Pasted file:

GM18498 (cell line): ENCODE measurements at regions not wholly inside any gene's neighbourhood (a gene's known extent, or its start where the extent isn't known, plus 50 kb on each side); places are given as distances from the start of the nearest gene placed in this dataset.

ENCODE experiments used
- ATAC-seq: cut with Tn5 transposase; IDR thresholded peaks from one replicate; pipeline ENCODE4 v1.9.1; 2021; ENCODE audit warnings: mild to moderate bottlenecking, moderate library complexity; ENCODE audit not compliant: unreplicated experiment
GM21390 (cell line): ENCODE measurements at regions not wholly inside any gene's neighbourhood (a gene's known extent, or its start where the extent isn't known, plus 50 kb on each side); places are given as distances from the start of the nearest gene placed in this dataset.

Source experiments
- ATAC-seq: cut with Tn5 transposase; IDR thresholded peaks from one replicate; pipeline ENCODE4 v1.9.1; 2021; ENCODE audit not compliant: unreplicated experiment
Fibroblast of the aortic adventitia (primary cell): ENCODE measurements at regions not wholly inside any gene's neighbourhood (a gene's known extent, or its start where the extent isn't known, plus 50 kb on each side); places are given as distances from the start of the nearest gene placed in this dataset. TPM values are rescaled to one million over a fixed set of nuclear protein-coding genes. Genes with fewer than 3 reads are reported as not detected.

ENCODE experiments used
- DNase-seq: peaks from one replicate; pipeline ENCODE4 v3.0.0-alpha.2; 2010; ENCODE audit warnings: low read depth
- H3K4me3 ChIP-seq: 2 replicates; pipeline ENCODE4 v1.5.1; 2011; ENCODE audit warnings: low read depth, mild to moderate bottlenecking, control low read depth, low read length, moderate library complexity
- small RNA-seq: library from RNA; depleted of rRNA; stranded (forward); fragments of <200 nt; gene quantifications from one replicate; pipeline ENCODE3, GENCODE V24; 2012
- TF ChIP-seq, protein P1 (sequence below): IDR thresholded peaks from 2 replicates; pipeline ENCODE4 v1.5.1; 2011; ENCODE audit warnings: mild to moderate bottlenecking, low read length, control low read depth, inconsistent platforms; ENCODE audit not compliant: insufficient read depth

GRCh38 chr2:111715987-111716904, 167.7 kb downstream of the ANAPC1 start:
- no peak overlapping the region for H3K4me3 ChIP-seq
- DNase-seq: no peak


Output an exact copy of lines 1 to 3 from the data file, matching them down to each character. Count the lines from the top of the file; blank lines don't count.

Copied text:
GM18498 (cell line): ENCODE measurements at regions not wholly inside any gene's neighbourhood (a gene's known extent, or its start where the extent isn't known, plus 50 kb on each side); places are given as distances from the start of the nearest gene placed in this dataset.

ENCODE experiments used
- ATAC-seq: cut with Tn5 transposase; IDR thresholded peaks from one replicate; pipeline ENCODE4 v1.9.1; 2021; ENCODE audit warnings: mild to moderate bottlenecking, moderate library complexity; ENCODE audit not compliant: unreplicated experiment